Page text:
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EXCURSIONS IN LATERAL THINKING FROM

AMHERST, MASSACHUSETTS AND THE PIONEER VALLEY








Thursday, May 24, 2012

An Economist Gets Crunch?

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In An Economist Gets Lunch, Tyler Cowen displays considerable cred as both an economist and a foodie.  But it’s his economist’s take on our passion for eating out that makes Lunch special.  Read the book: you’ll view  upscale eateries, ethnic restaurants in strip malls, street food carts, and everything in between in a whole new light—thanks to your new lens on  producers costs and incentives.

Another useful topic is restaurants’ cross-subsidization of low-margin offerings with higher-margin offerings (like keeping the prices of entrees down by overcharging on drinks). That leads to a discussion of how local cinema operators make up for scant margins on tickets with higher-margin receipts from the refreshment counter. (Overall, about ½ of ticket receipts and sometimes up to 90% go back to the movie makers during a film’s typical opening weekend, writes the author.)

In their mission to refresh, cinemas cast popcorn in a stellar role.  Raw materials are inexpensive; popping is a snap—via production that the cinemas control. Movie operators also enjoy flexibility in pricing and have been known to stimulate demand through a witches brew of fat, salt, and oils.

No crunch at the cinema (click to enlarge)
Popcorn Is Quiet. But I can no longer remain silent: popcorn  becomes cinema’s ├╝ber-snack only when you add its sonic properties to the mix. It is a snack without crunch. That’s high-functioning design, given the near intimate distance between patrons in a crowded theatre. So don’t expect to score chips and unshelled peanuts at your local cinema’s refreshment counter (you might find nachos, but they’ll be hot and flaccid.) After cinemas introduced popcorn in the early 1930s, the high-margin snack helped keep them afloat during the Great Depression, notes Cowen and his alpha source, Popped Culture. But a sotto voce snack was at a premium for another reason: beginning with talkies in the late 1920s, you ingested dialog with your ears, not your eyes.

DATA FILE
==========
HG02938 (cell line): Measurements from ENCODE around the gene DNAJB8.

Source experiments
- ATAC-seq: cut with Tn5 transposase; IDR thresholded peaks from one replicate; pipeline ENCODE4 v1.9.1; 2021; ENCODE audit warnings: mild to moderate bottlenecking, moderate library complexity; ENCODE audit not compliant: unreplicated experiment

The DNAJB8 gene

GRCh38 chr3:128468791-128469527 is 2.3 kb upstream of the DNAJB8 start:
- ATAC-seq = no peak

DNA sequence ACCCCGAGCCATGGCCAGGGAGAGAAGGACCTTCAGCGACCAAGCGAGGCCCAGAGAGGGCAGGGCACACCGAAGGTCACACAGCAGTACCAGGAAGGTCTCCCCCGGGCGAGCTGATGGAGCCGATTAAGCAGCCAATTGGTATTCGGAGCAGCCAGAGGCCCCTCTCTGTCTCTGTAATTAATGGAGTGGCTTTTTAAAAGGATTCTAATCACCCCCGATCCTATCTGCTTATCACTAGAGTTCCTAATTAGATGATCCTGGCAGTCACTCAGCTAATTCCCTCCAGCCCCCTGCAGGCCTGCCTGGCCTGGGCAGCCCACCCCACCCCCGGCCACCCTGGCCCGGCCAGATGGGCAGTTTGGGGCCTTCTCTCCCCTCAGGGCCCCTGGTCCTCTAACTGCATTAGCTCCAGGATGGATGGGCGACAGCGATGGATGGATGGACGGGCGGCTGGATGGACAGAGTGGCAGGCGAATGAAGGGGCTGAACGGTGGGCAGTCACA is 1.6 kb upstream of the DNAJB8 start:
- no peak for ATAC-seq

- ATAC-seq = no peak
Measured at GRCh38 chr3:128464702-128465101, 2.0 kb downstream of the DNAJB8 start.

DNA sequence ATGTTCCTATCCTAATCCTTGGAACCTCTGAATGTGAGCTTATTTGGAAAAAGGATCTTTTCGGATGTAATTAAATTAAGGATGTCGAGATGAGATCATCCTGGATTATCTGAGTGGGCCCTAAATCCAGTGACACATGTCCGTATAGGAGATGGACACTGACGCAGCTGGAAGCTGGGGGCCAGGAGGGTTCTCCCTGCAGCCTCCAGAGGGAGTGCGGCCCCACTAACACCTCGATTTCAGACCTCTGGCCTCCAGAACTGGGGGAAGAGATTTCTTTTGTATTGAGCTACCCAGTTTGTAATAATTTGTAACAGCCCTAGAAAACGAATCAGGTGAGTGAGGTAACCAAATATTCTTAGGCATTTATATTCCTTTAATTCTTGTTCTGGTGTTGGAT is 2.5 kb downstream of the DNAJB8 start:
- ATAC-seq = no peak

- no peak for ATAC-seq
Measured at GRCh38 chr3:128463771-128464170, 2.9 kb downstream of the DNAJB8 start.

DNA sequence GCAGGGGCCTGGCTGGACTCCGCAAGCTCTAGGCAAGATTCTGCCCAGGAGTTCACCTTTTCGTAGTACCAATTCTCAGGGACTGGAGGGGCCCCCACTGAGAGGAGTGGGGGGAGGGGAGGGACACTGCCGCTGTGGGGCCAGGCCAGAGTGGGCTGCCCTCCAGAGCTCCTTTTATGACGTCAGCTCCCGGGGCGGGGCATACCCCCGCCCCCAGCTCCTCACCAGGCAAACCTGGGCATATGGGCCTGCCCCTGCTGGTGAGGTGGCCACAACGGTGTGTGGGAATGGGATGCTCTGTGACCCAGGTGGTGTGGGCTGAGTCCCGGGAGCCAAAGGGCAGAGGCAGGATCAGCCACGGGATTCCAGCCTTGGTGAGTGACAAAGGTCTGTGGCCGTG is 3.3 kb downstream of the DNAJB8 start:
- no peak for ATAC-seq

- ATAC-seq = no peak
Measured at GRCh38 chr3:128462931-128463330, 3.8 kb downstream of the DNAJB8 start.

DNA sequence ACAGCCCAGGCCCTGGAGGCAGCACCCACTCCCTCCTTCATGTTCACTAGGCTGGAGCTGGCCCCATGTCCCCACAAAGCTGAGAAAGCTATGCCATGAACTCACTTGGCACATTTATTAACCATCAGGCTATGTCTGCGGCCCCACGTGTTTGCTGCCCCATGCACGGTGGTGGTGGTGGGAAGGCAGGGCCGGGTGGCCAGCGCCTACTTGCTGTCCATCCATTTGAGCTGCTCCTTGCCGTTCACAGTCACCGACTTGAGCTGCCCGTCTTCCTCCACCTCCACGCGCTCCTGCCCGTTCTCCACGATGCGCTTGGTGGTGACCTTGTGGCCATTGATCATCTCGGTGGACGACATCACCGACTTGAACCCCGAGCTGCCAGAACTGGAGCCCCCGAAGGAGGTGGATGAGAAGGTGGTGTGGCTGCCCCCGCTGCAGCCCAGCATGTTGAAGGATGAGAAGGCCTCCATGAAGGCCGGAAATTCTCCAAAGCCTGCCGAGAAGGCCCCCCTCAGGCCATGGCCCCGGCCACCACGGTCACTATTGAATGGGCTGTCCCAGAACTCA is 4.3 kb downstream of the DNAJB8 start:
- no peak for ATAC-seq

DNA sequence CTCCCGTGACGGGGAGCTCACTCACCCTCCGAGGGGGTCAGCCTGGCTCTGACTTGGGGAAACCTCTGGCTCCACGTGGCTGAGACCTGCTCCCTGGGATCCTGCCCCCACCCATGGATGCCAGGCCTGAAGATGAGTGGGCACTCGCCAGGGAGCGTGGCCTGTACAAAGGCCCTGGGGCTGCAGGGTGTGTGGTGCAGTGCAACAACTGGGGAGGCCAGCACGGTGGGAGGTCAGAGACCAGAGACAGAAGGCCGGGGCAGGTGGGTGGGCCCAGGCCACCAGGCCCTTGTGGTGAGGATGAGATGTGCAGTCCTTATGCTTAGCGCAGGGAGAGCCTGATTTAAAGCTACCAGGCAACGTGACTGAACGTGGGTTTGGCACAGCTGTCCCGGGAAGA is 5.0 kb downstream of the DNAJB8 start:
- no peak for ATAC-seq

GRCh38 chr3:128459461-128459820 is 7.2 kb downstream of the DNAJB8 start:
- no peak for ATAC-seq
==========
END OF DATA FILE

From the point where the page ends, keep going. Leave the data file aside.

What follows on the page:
No need to get up: it's in the frigid-chair.
A Gateway Snack. With popcorn leading the way, snacking in the cinema has excelled as a role model for subsequent mindless eating wherever Americans watch TV. Perhaps Mr. Cowen’s next econ text will highlight TV dinners and TV trays as complementary goods?  “TV,” laments Brian Wansink in his cautionary Mindless Eating, “is a triple threat."
Aside from leading you to eat, it leads you not to pay attention to how much you eat, and it leads you to eat for too long. It’s a scripted conditioned ritual—we turn on the TV, we sit down in our favorite spot, we salivate, and we go get a snack. Eating or drinking gives us something to do with our hands, and it occupies us while we focus on the plot of our television show and on the questions that it raises: “What else is on?” “Have I seen this one before?” “Did the Flintstones really happen?” (103)
Mindless eating in front of the TV and silver screen has inspired descriptors of “trance eating” and “negative multitasking.” What could be timelier than the latter, given our market-driven cult of fractionating our attention span via multiple devices and activities. So what else are you reaching for as this excursion pulls into the station?

Tuesday, May 1, 2012